The Olive Way E-Newsletter
Dirty Look vs Standing Ovation
“Les Sylphides”, Fryderyk Chopin’s ballet piece, was beautifully choreographed. As the curtain drew to a close, for a brief moment, there was dead silence, then came the thunderous and rapturous applause. My attention turned to the orchestra pit. The musicians, the Chinese musicians, jumped to their feet, cheering their conductor, who, just as excited, cheering back at the musicians. Why shouldn't they? With multiple roles on this project, I knew it truly was a moment to celebrate.
It was not easy to begin with. The world renowned ballet troupe was on their world tour. They brought their principal and associate conductors. One of China’s most famous symphony orchestras was invited to fill the gap. What seemed to be a normal rehearsal sometimes ended with unspeakable tension, with the conductor hitting and flinging his baton, yelling, and comparing one flutist’s performance to that of a primary school pupil.
Was the flutist underperforming? Yes. He knew it, so did the whole group. Did they know why? Of course. Did the conductor care to know why? Absolutely not. Anxious to get the result, he couldn’t care less about anything else. His public humiliation of one of the best and well respected musicians turned the whole orchestra against him. Out of politeness, they rewarded him with a rather controlled dirty look.
Fortunately, as you already know, the partnership eventually came to a happy ending, but not without many go-between negotiations and much communication coaching. I am sharing this story with you because I believe we can all learn something from this case:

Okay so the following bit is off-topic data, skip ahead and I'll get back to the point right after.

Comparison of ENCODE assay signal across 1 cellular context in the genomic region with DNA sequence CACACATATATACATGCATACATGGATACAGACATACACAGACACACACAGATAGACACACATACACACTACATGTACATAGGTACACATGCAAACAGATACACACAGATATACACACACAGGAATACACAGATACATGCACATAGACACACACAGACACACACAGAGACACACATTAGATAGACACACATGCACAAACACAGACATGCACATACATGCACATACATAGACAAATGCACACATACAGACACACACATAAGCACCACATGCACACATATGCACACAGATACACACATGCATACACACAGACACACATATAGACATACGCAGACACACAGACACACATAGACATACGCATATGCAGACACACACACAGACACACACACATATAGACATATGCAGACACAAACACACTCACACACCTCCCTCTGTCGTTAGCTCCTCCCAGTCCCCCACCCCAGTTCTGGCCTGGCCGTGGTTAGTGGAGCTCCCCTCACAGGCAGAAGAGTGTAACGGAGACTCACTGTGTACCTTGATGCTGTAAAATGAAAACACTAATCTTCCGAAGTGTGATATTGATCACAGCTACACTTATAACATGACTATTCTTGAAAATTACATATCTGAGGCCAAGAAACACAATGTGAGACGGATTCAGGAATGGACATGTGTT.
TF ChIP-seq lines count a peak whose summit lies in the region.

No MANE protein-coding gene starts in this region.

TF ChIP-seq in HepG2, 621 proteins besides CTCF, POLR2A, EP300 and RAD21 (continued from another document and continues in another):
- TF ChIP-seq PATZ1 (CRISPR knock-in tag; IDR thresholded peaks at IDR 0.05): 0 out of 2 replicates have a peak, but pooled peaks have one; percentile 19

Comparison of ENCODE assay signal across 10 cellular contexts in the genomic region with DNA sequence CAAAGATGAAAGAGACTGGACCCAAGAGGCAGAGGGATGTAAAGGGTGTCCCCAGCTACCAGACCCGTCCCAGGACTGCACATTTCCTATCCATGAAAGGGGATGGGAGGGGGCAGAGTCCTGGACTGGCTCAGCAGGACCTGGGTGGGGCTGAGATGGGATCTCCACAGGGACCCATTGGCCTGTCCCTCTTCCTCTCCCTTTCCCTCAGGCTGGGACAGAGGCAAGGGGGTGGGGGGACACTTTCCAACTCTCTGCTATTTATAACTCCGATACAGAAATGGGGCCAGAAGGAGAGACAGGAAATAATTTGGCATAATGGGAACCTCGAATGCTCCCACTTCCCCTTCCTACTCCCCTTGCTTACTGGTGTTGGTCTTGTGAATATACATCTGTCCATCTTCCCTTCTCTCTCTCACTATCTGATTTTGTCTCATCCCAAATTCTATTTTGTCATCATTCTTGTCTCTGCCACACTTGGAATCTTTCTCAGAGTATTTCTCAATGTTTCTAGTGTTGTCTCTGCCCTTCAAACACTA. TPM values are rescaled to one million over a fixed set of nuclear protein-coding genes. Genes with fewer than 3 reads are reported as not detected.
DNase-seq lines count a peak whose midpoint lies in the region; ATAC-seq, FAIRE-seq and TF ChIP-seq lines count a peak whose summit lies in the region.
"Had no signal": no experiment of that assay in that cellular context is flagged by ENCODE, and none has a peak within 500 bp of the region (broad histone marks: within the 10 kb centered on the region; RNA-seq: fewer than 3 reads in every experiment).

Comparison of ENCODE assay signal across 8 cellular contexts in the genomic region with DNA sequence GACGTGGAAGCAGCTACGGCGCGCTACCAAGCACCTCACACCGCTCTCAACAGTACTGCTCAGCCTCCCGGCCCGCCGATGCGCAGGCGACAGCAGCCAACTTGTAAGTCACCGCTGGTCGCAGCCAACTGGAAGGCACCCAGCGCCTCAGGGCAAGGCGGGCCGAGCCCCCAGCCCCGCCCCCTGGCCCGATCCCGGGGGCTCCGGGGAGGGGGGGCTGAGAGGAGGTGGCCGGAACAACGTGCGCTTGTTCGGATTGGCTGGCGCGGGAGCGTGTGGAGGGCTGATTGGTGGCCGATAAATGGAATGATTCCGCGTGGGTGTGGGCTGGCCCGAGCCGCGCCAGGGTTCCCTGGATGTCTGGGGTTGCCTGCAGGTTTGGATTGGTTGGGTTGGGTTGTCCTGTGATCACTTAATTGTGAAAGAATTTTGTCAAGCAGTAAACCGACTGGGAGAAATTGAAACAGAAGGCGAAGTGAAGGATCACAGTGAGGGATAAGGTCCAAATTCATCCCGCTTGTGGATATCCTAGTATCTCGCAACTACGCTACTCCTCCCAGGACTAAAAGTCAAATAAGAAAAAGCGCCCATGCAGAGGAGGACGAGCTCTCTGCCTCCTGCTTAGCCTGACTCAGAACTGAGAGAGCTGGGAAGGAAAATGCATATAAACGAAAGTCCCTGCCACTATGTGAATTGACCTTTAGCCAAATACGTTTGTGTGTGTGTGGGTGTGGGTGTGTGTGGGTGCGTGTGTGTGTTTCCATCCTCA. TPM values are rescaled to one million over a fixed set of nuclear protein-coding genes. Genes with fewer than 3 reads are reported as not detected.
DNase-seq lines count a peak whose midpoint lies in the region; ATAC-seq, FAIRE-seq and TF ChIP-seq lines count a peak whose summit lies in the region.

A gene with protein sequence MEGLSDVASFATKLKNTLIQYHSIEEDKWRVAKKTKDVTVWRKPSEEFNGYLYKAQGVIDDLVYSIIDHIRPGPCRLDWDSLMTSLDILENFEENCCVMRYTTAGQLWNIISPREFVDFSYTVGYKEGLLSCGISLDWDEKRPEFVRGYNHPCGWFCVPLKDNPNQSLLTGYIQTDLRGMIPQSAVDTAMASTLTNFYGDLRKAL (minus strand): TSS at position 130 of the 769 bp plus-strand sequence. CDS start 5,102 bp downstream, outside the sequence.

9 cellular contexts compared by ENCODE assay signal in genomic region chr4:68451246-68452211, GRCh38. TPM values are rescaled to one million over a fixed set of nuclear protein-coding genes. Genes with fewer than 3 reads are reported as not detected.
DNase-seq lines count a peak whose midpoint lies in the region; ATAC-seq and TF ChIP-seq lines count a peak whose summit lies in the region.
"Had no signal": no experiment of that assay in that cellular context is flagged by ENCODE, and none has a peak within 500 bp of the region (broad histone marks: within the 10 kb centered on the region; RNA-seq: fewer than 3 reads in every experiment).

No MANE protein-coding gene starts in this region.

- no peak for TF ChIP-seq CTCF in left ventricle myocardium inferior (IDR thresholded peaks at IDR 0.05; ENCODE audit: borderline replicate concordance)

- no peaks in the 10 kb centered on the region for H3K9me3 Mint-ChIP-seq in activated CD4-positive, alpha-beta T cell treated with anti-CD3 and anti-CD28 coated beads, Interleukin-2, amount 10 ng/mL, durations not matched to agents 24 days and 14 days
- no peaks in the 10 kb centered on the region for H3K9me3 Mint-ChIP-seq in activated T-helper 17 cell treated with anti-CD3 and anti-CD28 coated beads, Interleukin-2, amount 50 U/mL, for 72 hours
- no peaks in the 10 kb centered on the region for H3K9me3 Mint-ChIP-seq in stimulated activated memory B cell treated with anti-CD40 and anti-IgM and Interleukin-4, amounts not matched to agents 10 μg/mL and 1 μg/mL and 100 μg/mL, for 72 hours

· As we dance our own ballet, i.e. develop business offshore, we need the help of a partner or partners.
· Expect the unexpected. It’s normal to have problems, particularly when the partnership is cross-cultural.
· Work with a coach to learn how to communicate with your partner/s effectively, and prepare for the unexpected.
· When things don’t turn out the way you wish, find out why and control your temper tantrums.
· Keep a cool head under any situation, and maintain a sense of humour. Doing so will help steer your partnership toward established goals and create a win-win situation.
· Given that some situations are difficult to predict and to prepare for, it is advisable to bring your coach with you sometimes, if not every time. An experienced coach not only can come to your assistance when something “bad” happens, but can also point out your strengths and weaknesses in the game and help you map out a strategy for the rest of the game.
As a CEO of your business or as a senior executive of your company, ask yourself where you want your global partnership headed, how you are going to prepare yourself for the challenges that may come up, and what help you can solicit in the process. It is my sincere wish that you will never receive any dirty look, and if you do, you can turn this around and get many standing ovations.
Have a comment? Want to share your thoughts and stories with me or our readers? Please send your email to us. We look forward to hearing from you!
© 2009 Jacqueline Wu & Olive Kan Global. All rights reserved.
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